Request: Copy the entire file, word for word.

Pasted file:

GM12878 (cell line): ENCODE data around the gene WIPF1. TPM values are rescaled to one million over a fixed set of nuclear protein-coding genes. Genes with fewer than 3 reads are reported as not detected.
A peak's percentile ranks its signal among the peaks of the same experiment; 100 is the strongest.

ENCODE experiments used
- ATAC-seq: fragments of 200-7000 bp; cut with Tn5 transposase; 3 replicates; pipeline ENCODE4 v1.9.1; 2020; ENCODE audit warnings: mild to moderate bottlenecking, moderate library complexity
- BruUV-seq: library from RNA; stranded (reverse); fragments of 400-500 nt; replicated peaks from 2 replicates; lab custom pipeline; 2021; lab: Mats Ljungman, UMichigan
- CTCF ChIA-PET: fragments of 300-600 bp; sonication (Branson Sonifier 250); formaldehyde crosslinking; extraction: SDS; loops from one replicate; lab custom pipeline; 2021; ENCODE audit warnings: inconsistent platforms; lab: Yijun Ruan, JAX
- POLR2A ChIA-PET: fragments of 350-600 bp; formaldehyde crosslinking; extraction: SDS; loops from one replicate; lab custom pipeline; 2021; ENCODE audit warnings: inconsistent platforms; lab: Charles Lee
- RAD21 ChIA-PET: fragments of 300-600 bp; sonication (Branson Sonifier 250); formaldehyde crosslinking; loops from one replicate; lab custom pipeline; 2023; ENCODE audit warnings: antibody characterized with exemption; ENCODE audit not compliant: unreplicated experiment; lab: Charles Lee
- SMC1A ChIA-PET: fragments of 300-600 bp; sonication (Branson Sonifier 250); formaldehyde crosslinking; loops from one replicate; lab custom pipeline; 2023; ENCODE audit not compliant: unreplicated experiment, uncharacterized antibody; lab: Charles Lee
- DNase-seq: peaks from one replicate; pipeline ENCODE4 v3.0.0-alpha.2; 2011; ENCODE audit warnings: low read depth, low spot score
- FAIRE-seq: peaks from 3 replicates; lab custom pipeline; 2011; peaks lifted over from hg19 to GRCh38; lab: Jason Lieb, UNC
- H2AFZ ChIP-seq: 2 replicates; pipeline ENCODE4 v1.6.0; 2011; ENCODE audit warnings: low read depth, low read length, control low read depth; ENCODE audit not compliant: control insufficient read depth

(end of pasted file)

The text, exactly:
GM12878 (cell line): ENCODE data around the gene WIPF1. TPM values are rescaled to one million over a fixed set of nuclear protein-coding genes. Genes with fewer than 3 reads are reported as not detected.
A peak's percentile ranks its signal among the peaks of the same experiment; 100 is the strongest.

ENCODE experiments used
- ATAC-seq: fragments of 200-7000 bp; cut with Tn5 transposase; 3 replicates; pipeline ENCODE4 v1.9.1; 2020; ENCODE audit warnings: mild to moderate bottlenecking, moderate library complexity
- BruUV-seq: library from RNA; stranded (reverse); fragments of 400-500 nt; replicated peaks from 2 replicates; lab custom pipeline; 2021; lab: Mats Ljungman, UMichigan
- CTCF ChIA-PET: fragments of 300-600 bp; sonication (Branson Sonifier 250); formaldehyde crosslinking; extraction: SDS; loops from one replicate; lab custom pipeline; 2021; ENCODE audit warnings: inconsistent platforms; lab: Yijun Ruan, JAX
- POLR2A ChIA-PET: fragments of 350-600 bp; formaldehyde crosslinking; extraction: SDS; loops from one replicate; lab custom pipeline; 2021; ENCODE audit warnings: inconsistent platforms; lab: Charles Lee
- RAD21 ChIA-PET: fragments of 300-600 bp; sonication (Branson Sonifier 250); formaldehyde crosslinking; loops from one replicate; lab custom pipeline; 2023; ENCODE audit warnings: antibody characterized with exemption; ENCODE audit not compliant: unreplicated experiment; lab: Charles Lee
- SMC1A ChIA-PET: fragments of 300-600 bp; sonication (Branson Sonifier 250); formaldehyde crosslinking; loops from one replicate; lab custom pipeline; 2023; ENCODE audit not compliant: unreplicated experiment, uncharacterized antibody; lab: Charles Lee
- DNase-seq: peaks from one replicate; pipeline ENCODE4 v3.0.0-alpha.2; 2011; ENCODE audit warnings: low read depth, low spot score
- FAIRE-seq: peaks from 3 replicates; lab custom pipeline; 2011; peaks lifted over from hg19 to GRCh38; lab: Jason Lieb, UNC
- H2AFZ ChIP-seq: 2 replicates; pipeline ENCODE4 v1.6.0; 2011; ENCODE audit warnings: low read depth, low read length, control low read depth; ENCODE audit not compliant: control insufficient read depth